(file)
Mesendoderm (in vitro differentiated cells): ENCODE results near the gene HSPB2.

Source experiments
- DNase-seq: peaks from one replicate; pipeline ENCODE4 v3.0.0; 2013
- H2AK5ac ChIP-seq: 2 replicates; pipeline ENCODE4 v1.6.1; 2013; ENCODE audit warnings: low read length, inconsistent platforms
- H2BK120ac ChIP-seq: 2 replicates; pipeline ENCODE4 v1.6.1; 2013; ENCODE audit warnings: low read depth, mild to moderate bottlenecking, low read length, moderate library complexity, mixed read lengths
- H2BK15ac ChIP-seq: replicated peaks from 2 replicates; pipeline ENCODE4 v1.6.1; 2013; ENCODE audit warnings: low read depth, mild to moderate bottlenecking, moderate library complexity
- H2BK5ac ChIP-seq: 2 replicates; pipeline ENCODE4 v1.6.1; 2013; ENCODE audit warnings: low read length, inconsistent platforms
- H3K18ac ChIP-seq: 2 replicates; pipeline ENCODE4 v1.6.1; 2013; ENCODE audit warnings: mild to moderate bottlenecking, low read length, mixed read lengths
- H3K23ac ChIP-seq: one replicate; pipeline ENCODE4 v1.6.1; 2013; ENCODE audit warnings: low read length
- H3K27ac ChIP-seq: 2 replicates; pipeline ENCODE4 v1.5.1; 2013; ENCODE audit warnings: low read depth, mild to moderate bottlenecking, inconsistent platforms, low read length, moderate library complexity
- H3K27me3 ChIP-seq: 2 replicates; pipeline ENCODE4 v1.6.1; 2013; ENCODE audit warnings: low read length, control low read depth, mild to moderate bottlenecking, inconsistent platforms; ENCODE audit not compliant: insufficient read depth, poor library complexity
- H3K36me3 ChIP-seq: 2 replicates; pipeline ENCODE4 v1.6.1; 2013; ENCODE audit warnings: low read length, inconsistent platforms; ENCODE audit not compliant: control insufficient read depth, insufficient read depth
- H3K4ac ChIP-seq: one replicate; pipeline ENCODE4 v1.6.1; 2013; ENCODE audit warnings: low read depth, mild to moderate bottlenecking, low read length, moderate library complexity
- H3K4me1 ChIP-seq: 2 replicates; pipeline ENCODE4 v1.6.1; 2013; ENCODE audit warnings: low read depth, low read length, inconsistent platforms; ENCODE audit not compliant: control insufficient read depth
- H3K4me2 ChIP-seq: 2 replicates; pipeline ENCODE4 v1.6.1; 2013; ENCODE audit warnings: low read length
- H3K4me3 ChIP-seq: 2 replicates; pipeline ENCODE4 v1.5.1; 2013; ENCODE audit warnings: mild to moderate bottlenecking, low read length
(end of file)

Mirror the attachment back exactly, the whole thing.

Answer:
Mesendoderm (in vitro differentiated cells): ENCODE results near the gene HSPB2.

Source experiments
- DNase-seq: peaks from one replicate; pipeline ENCODE4 v3.0.0; 2013
- H2AK5ac ChIP-seq: 2 replicates; pipeline ENCODE4 v1.6.1; 2013; ENCODE audit warnings: low read length, inconsistent platforms
- H2BK120ac ChIP-seq: 2 replicates; pipeline ENCODE4 v1.6.1; 2013; ENCODE audit warnings: low read depth, mild to moderate bottlenecking, low read length, moderate library complexity, mixed read lengths
- H2BK15ac ChIP-seq: replicated peaks from 2 replicates; pipeline ENCODE4 v1.6.1; 2013; ENCODE audit warnings: low read depth, mild to moderate bottlenecking, moderate library complexity
- H2BK5ac ChIP-seq: 2 replicates; pipeline ENCODE4 v1.6.1; 2013; ENCODE audit warnings: low read length, inconsistent platforms
- H3K18ac ChIP-seq: 2 replicates; pipeline ENCODE4 v1.6.1; 2013; ENCODE audit warnings: mild to moderate bottlenecking, low read length, mixed read lengths
- H3K23ac ChIP-seq: one replicate; pipeline ENCODE4 v1.6.1; 2013; ENCODE audit warnings: low read length
- H3K27ac ChIP-seq: 2 replicates; pipeline ENCODE4 v1.5.1; 2013; ENCODE audit warnings: low read depth, mild to moderate bottlenecking, inconsistent platforms, low read length, moderate library complexity
- H3K27me3 ChIP-seq: 2 replicates; pipeline ENCODE4 v1.6.1; 2013; ENCODE audit warnings: low read length, control low read depth, mild to moderate bottlenecking, inconsistent platforms; ENCODE audit not compliant: insufficient read depth, poor library complexity
- H3K36me3 ChIP-seq: 2 replicates; pipeline ENCODE4 v1.6.1; 2013; ENCODE audit warnings: low read length, inconsistent platforms; ENCODE audit not compliant: control insufficient read depth, insufficient read depth
- H3K4ac ChIP-seq: one replicate; pipeline ENCODE4 v1.6.1; 2013; ENCODE audit warnings: low read depth, mild to moderate bottlenecking, low read length, moderate library complexity
- H3K4me1 ChIP-seq: 2 replicates; pipeline ENCODE4 v1.6.1; 2013; ENCODE audit warnings: low read depth, low read length, inconsistent platforms; ENCODE audit not compliant: control insufficient read depth
- H3K4me2 ChIP-seq: 2 replicates; pipeline ENCODE4 v1.6.1; 2013; ENCODE audit warnings: low read length
- H3K4me3 ChIP-seq: 2 replicates; pipeline ENCODE4 v1.5.1; 2013; ENCODE audit warnings: mild to moderate bottlenecking, low read length